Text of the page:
Seven-time world champion Michael Schumacher has confirmed a shock comeback to racing at the age of 41. The German driver will seek a record eighth title as he races for Mercedes GP in the forthcoming season.
REUTERS - Michael Schumacher targeted an unprecedented eighth Formula One title after Mercedes announced on Wednesday he was coming out of retirement to race for them at the age of 41.
"Our aim can only be to fight for the championship," the German told reporters in a conference call after signing a contract on Tuesday.
Media reports have suggested the German, who won his titles with Benetton and Ferrari and retired at the end of 2006, will earn 7 million euros ($10 million) in what would be an all-German line-up.
"We are talking about a three-year deal, it's not just a one-off thing," said the former Ferrari ace of a contract that had been expected to be for just one year. "We are looking for continuation."
Mercedes, who have taken over champions Brawn GP, have signed Nico Rosberg as their other driver for 2010. World champion Jenson Button has left the British-based team for McLaren.
A move to Mercedes will give Schumacher, who turns 41 in January, a potentially winning car and reunite him with Britain's Ross Brawn -- the technical director who guided him to all his titles and who is now the team principal.
It will also take Schumacher's career full circle, since the German drove for the Mercedes sportscar team before breaking into Formula One with Jordan in 1991.
"I am happy to be able to give something back that Mercedes gave in the early days," Schumacher said.
Schumacher had planned a comeback with Ferrari earlier this year as a stand-in for injured Brazilian Felipe Massa but had to abandon that idea due to a neck injury caused by a motorcycle accident.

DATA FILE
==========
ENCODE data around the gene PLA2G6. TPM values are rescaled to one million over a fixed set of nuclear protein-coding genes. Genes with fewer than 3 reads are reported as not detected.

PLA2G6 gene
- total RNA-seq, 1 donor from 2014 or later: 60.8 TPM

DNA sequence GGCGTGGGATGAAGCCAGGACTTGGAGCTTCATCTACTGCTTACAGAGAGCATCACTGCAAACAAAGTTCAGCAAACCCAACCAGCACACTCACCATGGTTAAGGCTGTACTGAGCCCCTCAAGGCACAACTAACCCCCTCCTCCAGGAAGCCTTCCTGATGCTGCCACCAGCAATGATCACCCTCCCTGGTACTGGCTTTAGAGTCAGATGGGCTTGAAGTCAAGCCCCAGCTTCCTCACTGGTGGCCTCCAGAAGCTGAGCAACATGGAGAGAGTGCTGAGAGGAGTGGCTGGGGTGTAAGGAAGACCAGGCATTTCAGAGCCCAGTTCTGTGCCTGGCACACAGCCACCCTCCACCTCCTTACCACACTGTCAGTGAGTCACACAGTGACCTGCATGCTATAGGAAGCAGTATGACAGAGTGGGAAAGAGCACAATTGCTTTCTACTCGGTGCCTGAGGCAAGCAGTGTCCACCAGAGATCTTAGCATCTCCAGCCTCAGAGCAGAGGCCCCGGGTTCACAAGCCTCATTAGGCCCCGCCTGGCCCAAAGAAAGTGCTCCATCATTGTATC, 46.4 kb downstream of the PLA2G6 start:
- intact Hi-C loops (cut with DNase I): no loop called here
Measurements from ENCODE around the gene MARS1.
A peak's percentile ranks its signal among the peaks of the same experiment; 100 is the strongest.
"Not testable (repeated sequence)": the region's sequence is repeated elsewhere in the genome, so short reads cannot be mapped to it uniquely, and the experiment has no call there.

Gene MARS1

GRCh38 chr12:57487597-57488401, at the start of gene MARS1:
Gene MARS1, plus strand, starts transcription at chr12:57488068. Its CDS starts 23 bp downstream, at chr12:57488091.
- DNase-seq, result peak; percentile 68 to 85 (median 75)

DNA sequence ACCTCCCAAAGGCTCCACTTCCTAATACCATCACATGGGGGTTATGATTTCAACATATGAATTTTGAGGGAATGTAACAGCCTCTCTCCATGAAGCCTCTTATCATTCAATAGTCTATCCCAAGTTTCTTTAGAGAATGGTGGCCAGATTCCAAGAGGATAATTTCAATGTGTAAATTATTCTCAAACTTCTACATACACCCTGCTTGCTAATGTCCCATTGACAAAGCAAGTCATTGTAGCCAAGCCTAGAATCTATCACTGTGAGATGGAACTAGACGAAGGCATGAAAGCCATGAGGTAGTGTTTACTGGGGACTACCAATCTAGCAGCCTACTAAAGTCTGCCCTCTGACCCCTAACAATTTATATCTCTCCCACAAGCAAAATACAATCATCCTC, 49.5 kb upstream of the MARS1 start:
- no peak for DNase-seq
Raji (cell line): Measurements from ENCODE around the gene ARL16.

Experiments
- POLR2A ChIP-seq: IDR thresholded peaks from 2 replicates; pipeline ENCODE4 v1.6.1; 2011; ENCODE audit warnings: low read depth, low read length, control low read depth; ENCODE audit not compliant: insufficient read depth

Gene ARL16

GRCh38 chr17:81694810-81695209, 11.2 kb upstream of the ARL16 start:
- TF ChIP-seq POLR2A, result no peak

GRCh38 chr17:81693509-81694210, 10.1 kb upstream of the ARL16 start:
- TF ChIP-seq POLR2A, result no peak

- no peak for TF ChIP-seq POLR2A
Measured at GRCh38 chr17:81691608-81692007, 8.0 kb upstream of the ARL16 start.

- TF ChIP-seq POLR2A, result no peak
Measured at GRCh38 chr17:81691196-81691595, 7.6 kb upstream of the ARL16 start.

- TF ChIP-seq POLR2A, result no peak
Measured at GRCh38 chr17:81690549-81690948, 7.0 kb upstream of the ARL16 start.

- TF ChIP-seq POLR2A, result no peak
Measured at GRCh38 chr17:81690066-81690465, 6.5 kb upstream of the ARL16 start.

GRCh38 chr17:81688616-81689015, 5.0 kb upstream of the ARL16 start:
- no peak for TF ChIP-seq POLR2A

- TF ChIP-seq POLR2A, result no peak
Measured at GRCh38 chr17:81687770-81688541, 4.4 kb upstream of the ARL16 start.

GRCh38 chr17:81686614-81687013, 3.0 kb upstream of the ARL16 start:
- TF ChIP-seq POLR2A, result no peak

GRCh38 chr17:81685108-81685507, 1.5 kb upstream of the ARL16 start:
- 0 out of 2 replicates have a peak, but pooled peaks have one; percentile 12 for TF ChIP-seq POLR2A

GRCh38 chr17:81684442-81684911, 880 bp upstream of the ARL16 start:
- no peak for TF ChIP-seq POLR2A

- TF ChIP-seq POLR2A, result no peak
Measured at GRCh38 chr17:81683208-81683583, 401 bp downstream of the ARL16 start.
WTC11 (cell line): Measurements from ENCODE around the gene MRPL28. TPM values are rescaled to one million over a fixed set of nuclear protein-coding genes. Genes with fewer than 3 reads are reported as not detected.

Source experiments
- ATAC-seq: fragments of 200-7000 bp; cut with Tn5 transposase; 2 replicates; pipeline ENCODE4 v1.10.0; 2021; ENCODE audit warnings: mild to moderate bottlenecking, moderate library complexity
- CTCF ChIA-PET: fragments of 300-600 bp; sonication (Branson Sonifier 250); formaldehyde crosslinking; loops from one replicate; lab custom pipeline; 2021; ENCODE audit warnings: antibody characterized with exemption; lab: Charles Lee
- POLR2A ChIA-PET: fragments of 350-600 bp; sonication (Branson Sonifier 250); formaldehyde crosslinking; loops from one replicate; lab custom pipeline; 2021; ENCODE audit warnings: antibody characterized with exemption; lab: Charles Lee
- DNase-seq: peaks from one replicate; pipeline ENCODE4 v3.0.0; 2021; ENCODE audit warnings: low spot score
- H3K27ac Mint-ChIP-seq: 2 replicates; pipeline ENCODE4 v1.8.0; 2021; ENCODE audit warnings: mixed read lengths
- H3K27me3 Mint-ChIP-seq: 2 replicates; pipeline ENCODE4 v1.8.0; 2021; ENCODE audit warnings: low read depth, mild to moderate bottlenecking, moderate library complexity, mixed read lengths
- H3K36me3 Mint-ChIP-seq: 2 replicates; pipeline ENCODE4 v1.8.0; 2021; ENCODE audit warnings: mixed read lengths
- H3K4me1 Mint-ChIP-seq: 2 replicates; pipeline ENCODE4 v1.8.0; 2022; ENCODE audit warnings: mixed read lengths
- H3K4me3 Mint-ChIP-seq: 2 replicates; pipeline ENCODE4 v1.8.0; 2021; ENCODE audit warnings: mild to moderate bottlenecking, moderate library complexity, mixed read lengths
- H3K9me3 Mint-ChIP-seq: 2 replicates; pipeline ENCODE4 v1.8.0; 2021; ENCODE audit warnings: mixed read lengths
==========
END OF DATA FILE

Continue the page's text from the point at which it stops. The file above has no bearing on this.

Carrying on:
Since his retirement the German has worked as a consultant for Ferrari, but the Italian team has said that is not a binding agreement.
Schumacher will be returning to a very different, and more cost-conscious, Formula One from the series he left after a record 91 wins from 249 starts.
Mercedes and Ferrari will be the only fully manufacturer- owned teams, with BMW, Honda and Toyota having all left in the past year and Renault due to sell a significant stake in their British-based operation.
Schumacher will be hoping to emulate the likes of Austrian Niki Lauda and France's Alain Prost, champions who both came back to win titles after time out of Formula One.
Former champions Damon Hill, Schumacher's leading rival in the mid 1990s, and Nigel Mansell have both said that age will be no impediment and that the German could return as a winner.
"It wouldn't surprise me if Michael challenged for another world championship," Britain's 1992 champion Mansell, who won his title aged 39 and competed in Formula One until the age of 41, said at the weekend.
Schumacher's return will allow 2008 champion Lewis Hamilton, who entered the sport only after Schumacher retired, to measure himself against Formula One's most successful driver while also setting up an intriguing Anglo-German battle.
Hamilton and 2009 champion and compatriot Button will form an all-English pairing at rivals McLaren, who will still be powered by Mercedes engines.
There will also be a battle of the generations, with Schumacher lining up on a starting grid likely to include at least one driver half his age.
The sport's oldest champion remains the late Argentine Juan Manuel Fangio, who took his fifth title at the age of 46. The oldest driver to win a grand prix is Italian Luigi Fagioli in 1951 at the age of 53.
Date created : 2009-12-23